Friday, January 05, 2007

On The Elevent Day Of Christmas ...

My true love (TV) gave to me - Eleventh Day (January 5) Eleven dear dead TV folks.

Actually it was a lot more than eleven, and I had an awfully hard time boiling it down to eleven. In fact if you want to locate a complete - some might suggest obsessive - listing of everyone connected with TV who died in this year, check out the Inner Toob archives and search for "Hat Squad".

In 2006 we lost:

Dennis Weaver: Chester from Gunsmoke and Marshall Sam McCloud from the "McCloud" segments of NBC's Mystery Movie, plus the guy who was being chased by the big rig in Steven Spielberg's Duel.

Don Knotts: Barney Fife from The Andy Griffith Show and Ralph Furley, plus (let's admit it) The Don Knotts Show. He was also The TV Repairman in the movie Pleasantville and got his start on The Steve Allen Show.

Mike Douglas: The one-time Irish tenor hosted his eponymous afternoon talk show The Mike Douglas Show for 21 years, most of them based in Philadelphia. He and Merv Griffin set the gold standard that people like Rosie O'Donnell and Ellen DeGeneres strive to live up to.

Aaron Spelling: It is nearly impossible to list every TV show that Spelling was connected to, so here's just a sampler from each decade in which he worked in TV: Zane Grey Theater (1956-61, as a writer on 20 episodes), The Mod Squad (1968-73, Producer), Charlie's Angels (1976-81, Executive Producer), T.J. Hooker (1982-1986, Executive Producer), Melrose Place (1992-99 Executive Producer), Seventh Heaven (1996-his death, Executive Producer).

Jane Wyman Wyatt: Possibly TV's greatest mother - played Margaret Anderson on Father Knows Best and Amanda, wife of Sarek and mother of Spock on one episode of Star Trek.

Lister Sinclair: His name won't be familiar to my American readers but for longtime viewers (and listeners) of the CBC he was an institution. He was the first host of the science show The Nature of Things and was a frequent guest on shows ranging from Front Page Challenge to Wayne Shuster. Best known for his radio work, first as a plywright then as host of Ideas, he was the CBC's resident polymath. He seemed able to discourse on anything from Einstein's Theory of Relativity, to English grammar and word origins, to Disco (literally - his last work on CBC Radio was a ninety minute discourse on Disco music which made you think he was a fan when he barely considered it music).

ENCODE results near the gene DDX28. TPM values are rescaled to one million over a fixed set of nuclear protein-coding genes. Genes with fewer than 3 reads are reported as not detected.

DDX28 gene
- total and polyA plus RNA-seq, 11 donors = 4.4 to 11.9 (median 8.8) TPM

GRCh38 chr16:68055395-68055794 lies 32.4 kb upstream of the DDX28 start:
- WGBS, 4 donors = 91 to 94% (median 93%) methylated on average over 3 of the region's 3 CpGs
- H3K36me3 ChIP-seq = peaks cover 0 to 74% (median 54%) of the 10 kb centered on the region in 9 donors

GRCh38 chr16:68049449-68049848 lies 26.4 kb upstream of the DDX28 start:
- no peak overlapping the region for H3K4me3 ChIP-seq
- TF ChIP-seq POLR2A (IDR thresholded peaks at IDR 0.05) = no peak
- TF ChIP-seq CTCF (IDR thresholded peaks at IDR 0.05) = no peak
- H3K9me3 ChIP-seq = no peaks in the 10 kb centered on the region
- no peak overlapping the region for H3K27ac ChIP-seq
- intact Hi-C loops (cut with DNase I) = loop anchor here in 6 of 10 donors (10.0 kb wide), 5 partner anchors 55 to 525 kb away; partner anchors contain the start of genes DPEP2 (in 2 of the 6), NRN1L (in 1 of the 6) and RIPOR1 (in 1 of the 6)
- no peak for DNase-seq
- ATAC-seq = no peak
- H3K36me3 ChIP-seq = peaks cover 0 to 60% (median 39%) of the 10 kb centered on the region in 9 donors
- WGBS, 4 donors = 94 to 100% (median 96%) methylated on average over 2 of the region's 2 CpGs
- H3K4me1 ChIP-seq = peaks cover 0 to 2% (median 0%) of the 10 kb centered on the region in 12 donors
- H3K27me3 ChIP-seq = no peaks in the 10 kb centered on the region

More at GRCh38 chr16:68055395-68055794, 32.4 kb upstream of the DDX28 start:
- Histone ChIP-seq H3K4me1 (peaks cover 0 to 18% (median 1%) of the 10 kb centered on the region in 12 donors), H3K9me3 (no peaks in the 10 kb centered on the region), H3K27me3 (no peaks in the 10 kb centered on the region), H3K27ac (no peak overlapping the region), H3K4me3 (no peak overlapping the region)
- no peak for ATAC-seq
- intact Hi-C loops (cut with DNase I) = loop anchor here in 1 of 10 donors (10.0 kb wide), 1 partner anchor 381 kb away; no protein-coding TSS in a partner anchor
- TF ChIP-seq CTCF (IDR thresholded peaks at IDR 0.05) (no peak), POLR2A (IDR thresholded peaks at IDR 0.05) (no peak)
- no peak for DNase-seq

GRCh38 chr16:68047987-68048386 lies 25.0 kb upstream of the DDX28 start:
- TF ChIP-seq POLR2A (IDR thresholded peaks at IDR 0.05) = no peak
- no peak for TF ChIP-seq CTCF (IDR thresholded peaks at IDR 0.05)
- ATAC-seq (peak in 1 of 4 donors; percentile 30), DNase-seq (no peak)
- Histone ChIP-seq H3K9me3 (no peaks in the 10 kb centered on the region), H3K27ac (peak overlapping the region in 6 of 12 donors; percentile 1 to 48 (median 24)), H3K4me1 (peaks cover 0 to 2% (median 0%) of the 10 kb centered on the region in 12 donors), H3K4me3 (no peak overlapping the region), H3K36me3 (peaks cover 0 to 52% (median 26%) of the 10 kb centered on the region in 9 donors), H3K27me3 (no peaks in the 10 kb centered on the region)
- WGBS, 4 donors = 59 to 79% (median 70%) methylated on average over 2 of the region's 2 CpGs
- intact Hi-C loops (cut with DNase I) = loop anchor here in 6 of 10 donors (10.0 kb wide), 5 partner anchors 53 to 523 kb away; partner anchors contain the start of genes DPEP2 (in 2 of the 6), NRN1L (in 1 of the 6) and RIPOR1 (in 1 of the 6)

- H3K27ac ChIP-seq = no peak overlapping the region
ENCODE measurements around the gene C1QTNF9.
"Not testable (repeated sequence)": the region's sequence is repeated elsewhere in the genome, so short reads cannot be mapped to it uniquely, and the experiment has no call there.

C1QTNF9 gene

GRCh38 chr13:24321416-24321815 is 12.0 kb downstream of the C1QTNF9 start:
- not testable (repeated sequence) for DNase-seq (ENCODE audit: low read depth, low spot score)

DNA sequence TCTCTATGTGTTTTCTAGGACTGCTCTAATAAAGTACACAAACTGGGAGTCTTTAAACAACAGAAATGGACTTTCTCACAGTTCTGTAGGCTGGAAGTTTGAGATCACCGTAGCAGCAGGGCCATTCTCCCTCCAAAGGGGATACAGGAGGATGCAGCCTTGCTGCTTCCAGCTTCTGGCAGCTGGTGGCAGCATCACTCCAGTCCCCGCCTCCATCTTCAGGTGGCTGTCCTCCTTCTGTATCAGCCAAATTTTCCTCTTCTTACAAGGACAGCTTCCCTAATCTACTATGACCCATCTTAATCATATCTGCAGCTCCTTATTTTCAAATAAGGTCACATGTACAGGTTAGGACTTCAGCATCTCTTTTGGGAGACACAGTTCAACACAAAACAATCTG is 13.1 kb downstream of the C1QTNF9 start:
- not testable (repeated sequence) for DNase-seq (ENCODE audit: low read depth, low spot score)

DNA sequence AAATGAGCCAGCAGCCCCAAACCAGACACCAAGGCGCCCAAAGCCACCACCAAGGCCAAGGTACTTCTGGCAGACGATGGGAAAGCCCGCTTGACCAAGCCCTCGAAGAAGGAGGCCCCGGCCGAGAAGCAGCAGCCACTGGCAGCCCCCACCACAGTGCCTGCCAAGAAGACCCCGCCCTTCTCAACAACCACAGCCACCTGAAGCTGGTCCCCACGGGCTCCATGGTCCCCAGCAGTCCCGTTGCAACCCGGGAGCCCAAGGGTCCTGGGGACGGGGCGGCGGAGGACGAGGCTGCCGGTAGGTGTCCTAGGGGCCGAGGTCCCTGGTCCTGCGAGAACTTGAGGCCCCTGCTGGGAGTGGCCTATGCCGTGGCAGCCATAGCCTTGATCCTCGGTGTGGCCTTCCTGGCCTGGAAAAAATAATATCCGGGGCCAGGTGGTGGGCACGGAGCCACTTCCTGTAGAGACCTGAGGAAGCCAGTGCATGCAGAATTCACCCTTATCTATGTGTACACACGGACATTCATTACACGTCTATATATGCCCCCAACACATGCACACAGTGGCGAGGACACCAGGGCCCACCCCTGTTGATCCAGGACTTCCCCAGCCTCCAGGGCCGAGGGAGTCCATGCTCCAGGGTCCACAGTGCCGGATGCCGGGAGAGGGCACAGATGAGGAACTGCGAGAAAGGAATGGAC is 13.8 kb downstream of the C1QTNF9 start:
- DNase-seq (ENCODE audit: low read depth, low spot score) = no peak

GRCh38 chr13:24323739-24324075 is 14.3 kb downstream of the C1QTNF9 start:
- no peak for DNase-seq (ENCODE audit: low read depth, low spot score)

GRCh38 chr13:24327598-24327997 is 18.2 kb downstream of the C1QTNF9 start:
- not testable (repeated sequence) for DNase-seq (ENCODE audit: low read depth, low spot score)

Steve Irwin: The Crocodile Hunter left us far too young.

Ed Bradley: Who was on 60 Minutes for ages and was still the youngest one on the show until Katie Couric arrived. (Well not quite but you knew you were thinking it.)

Peter Boyle: From Everybody Loves Raymond of course but we'll also remember him from "Clyde Bruckman's Final Repose."

Joe Barbera: If he'd only created Tom Jerry, that would have been enough. If he'd only created The Flintstones that too would be enough. But of course he not only created both but he did so much more.

Frank Stanton: Frank Stanton passed away on December 26, 2006 at age 98. As president of CBS from 1946 until his forced retirement in March 1973 he was in a very real way responsible for the creation of CBS Television (William S. Paley was initially focused on building the radio network rather than TV). Stanton oversaw the details, lobbied for the network before Congress, and stood up for CBS when the news division was under attack. He created much of what we know about TV today, good - the half-hour newscast came from Stanton - and bad - he actually came to the attention of CBS by creating a device to determine what people were listening too, the forerunner of the ratings box. He was even responsible for the CBS Eye. His relationship with his boss William S. Paley was by turns business-like and acrimonious but the two of them were a brilliant team. After Paley went through a series of other presidents he came to appreciate just how great he and Stanton had been together. Stanton summed up his philosophy about television in 1948: "Television, like radio should be a medium for the majority of Americans, not for any small or special groups; therefore its programming should be largely patterned for what these majority audiences like and want." And every TV executive since has been trying to accomplish that.

Correction: As Harry Heuser points out it was Jane Wyatt, not Jane Wyman who passed from the scene this past October. Jane Wyman is alive and presumably still kicking.

No comments: